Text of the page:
Extending complex functions f:C->C into f^:C^->C^

In summary: Sorry for the long answer, but hopefully it is of some help.In summary, the function f: ℂ-->ℂ' must be a proper function in order to be extended into f^:C^-->C^, and the only meromorphic functions are the rational functions.
  • #1

Bacle2

Science Advisor
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Extending complex functions f:C-->C into f^:C^-->C^

Hi, All:

I have a function f: ℂ-->ℂ' , i.e., a complex-valued function (use ℂ,ℂ' to make a distinction between the complexes as domain and codomain respectively), and i want to extend it into
the Riemann Sphere ℂ^, i.e., I am looking for f^ such that f^|=f. If I remember correctly, a necessary and sufficient condition for extensibility is
that f must be a proper function, i.e., that for every K compact in ℂ' is sent to a compact
set in ℂ, i.e., f-1(K) is compact in ℂ? I think this somehow had to see with
ℂ^ being the 1-pt compactification of ℂ; is this correct? If so, anyone have a ref. for the
proof, if not, could someone please let me know what the correct result is?

Thanks.
 
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  • #2


Indeed, the topology on the Riemann sphere is

[tex]\{U~\vert~U\cap\mathbb{C}~\text{is open in}~\mathbb{C}~\text{and if}~\infty\in U~\text{then}~U^c~\text{is compact}\}[/tex]

Proving that the inverse of an open set is open under a proper map is now very easily done.
 
  • #3


Thanks, Micromass, but I was hoping for a holomorphic extension. I was thinking of using some form of Riemann Removable singularity near ∞ , to avoid having to use manifold charts, or some heavy-handed methods. I know the functions that extend continuously in the real case are those that go to ∞ as x→∞ itself, but I don't see clearly how to extend holomorphically into C^.
 
  • #4


Ah, so you want to extend a holomorphic function to a meromorphic function??

Well, then I need to say that the only meromorphic functions [itex]\hat{f}:\hat{\mathbb{C}}\rightarrow \hat{\mathbb{C}}[/itex] are the rational functions. So the condition you need to put on f is that it is a rational function.
 
  • #5


I think rational functions f: C^-->C^ are holomorphic on C^ --tho I am not clear on how we define holomorphic on maps C^-->C^ without manifold charts of some sort, or maybe some function fields , since ∞ is not a problem
value anymore in C^. If we have, e.g.,az+b in the denominator, then z=-b/a is not
a singularity anymore. Maybe this is an issue for Algebraic Geometry.
 
  • #6


Never mind, Micromass, I got it; thanks.
 
  • #7


Sorry, just in case anyone else reads and is interested in the same issue: outside of ℝn we cannot just differentiate; in manifolds,we need to pull back functions by chart maps and _then_ differentiate. In our case of the Riemann sphere, which is an analytic variety (i.e., a complex manifold), we use the stereographic projection , using the fact that the transition map in the stereographic projection is given by 1/z , we need to pre- and post- compose with 1/z (which will take us into ℂ) , where we can use the standard notion of differentiability. This way we can decide when a function is analytic in the Riemann sphere.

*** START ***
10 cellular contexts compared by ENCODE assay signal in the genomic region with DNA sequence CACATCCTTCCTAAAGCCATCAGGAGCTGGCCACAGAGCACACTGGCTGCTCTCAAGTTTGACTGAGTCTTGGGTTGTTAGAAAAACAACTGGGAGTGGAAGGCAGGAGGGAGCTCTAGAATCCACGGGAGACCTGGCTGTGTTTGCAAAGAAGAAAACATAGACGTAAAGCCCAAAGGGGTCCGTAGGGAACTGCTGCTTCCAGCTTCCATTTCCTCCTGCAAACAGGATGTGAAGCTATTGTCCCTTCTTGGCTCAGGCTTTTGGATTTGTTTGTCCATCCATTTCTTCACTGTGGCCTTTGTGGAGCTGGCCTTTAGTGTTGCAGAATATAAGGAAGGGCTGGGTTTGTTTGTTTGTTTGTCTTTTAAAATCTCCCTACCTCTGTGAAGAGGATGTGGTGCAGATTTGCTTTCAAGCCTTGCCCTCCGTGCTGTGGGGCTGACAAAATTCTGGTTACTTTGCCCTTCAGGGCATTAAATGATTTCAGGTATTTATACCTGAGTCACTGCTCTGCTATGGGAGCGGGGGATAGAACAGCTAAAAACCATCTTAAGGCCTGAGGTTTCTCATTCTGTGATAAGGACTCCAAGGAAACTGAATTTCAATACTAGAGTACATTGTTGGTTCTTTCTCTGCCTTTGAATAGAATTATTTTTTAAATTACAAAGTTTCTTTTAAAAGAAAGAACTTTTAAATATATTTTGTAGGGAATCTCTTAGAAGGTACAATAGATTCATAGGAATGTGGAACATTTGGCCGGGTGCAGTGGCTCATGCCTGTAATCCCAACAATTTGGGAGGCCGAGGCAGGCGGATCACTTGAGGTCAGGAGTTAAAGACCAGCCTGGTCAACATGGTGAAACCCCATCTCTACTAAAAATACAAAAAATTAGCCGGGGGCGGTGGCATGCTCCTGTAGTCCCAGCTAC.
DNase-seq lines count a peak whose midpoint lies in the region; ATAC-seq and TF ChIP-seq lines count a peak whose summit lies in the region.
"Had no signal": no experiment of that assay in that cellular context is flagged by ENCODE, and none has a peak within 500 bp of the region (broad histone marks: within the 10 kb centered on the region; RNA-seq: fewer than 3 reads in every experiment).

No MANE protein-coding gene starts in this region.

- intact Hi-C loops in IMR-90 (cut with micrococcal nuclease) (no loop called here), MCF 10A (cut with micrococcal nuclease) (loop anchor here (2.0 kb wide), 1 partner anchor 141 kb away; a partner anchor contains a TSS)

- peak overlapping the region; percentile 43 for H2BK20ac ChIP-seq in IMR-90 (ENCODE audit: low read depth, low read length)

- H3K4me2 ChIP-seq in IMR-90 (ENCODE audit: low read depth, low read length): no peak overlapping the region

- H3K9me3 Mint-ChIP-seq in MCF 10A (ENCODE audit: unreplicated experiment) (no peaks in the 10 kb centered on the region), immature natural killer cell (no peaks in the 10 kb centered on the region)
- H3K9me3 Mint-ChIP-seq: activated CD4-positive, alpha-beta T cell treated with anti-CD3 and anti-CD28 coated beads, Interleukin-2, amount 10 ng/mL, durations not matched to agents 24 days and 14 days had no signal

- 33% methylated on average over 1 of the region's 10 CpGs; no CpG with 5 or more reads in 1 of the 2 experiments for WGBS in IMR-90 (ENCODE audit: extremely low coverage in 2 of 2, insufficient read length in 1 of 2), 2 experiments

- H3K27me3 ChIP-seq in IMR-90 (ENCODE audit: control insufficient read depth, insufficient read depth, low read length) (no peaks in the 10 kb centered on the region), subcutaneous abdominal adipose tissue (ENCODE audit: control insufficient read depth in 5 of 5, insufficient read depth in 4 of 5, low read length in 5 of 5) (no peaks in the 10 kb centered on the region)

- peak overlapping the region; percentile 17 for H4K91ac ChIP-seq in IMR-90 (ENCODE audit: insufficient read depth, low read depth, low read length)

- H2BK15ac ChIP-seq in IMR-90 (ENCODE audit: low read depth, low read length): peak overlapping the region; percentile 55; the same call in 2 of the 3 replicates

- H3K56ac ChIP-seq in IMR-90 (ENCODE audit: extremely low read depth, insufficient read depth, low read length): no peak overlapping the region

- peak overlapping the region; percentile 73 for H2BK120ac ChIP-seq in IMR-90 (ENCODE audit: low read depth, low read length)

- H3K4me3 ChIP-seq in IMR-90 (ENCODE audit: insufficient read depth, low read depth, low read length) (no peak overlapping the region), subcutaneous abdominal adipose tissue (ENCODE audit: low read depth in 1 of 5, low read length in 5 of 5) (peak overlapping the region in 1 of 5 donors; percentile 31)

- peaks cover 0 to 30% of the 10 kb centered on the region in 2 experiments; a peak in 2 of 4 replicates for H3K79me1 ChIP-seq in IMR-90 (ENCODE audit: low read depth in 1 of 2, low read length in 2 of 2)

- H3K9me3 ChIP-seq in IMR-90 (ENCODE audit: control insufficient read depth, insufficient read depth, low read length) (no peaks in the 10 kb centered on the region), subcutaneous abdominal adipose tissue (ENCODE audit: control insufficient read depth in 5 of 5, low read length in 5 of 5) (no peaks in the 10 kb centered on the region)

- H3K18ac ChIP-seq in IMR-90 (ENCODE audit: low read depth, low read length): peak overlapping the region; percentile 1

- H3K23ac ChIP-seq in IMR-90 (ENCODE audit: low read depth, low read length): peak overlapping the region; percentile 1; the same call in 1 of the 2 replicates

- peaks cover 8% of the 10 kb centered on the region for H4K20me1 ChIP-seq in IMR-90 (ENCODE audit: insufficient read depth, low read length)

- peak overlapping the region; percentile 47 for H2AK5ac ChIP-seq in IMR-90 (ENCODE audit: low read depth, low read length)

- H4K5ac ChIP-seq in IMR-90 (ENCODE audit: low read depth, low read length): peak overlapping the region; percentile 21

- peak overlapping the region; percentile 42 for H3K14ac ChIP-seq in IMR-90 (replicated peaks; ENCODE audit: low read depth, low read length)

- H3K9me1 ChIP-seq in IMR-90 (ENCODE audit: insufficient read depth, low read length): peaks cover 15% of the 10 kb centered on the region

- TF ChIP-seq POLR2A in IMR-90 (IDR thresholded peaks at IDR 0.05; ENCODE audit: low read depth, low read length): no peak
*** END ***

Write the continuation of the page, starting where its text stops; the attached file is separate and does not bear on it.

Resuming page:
1. What does it mean to extend a complex function?

Extending a complex function f:C->C into f^:C^->C^ means to find a way to define the function for input values that were previously undefined. This allows the function to be used for a larger set of input values.

2. Why is it important to extend complex functions?

Extending complex functions allows us to work with a larger set of input values and can help us better understand the behavior of the function. It also allows us to solve more complex problems that involve these functions.

3. How do you extend a complex function?

The process of extending a complex function involves analyzing the behavior of the function and finding ways to define it for input values that were previously undefined. This can be done through methods such as analytic continuation or using properties of the function.

4. Are there any limitations to extending complex functions?

There may be limitations to extending complex functions, as some functions may not have a unique extension or may have a singularity at certain points that cannot be extended. Additionally, extending a function may change its behavior in unexpected ways.

5. How does extending complex functions relate to the study of complex analysis?

Extending complex functions is an important concept in the field of complex analysis, as it allows us to explore the behavior of functions in a larger context. It also helps us understand the properties of complex functions and how they can be used to solve problems in mathematics and science.

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